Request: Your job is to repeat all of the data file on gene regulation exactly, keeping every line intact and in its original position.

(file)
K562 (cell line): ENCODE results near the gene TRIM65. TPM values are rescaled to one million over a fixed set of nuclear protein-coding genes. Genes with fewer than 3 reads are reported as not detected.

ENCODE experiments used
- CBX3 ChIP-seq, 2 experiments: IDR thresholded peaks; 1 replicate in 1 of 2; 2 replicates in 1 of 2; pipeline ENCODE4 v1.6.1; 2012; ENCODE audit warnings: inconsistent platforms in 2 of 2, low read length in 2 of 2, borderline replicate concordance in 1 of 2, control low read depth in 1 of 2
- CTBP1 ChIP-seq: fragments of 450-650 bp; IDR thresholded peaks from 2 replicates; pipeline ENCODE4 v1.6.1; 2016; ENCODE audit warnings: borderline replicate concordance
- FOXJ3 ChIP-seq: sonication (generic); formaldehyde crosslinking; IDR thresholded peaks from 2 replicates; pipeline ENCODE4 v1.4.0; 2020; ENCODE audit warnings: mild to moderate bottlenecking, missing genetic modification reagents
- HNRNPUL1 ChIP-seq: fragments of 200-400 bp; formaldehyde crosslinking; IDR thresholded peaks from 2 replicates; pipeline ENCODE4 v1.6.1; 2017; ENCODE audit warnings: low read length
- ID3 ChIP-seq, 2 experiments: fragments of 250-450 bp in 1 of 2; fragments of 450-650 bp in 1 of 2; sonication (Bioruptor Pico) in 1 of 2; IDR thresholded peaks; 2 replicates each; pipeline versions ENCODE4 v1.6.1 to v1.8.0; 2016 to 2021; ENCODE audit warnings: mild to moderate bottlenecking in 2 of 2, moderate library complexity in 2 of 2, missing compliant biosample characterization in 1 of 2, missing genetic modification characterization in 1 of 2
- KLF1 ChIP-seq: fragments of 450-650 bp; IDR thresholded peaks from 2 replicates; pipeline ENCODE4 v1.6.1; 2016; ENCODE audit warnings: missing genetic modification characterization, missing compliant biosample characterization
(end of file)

K562 (cell line): ENCODE results near the gene TRIM65. TPM values are rescaled to one million over a fixed set of nuclear protein-coding genes. Genes with fewer than 3 reads are reported as not detected.

ENCODE experiments used
- CBX3 ChIP-seq, 2 experiments: IDR thresholded peaks; 1 replicate in 1 of 2; 2 replicates in 1 of 2; pipeline ENCODE4 v1.6.1; 2012; ENCODE audit warnings: inconsistent platforms in 2 of 2, low read length in 2 of 2, borderline replicate concordance in 1 of 2, control low read depth in 1 of 2
- CTBP1 ChIP-seq: fragments of 450-650 bp; IDR thresholded peaks from 2 replicates; pipeline ENCODE4 v1.6.1; 2016; ENCODE audit warnings: borderline replicate concordance
- FOXJ3 ChIP-seq: sonication (generic); formaldehyde crosslinking; IDR thresholded peaks from 2 replicates; pipeline ENCODE4 v1.4.0; 2020; ENCODE audit warnings: mild to moderate bottlenecking, missing genetic modification reagents
- HNRNPUL1 ChIP-seq: fragments of 200-400 bp; formaldehyde crosslinking; IDR thresholded peaks from 2 replicates; pipeline ENCODE4 v1.6.1; 2017; ENCODE audit warnings: low read length
- ID3 ChIP-seq, 2 experiments: fragments of 250-450 bp in 1 of 2; fragments of 450-650 bp in 1 of 2; sonication (Bioruptor Pico) in 1 of 2; IDR thresholded peaks; 2 replicates each; pipeline versions ENCODE4 v1.6.1 to v1.8.0; 2016 to 2021; ENCODE audit warnings: mild to moderate bottlenecking in 2 of 2, moderate library complexity in 2 of 2, missing compliant biosample characterization in 1 of 2, missing genetic modification characterization in 1 of 2
- KLF1 ChIP-seq: fragments of 450-650 bp; IDR thresholded peaks from 2 replicates; pipeline ENCODE4 v1.6.1; 2016; ENCODE audit warnings: missing genetic modification characterization, missing compliant biosample characterization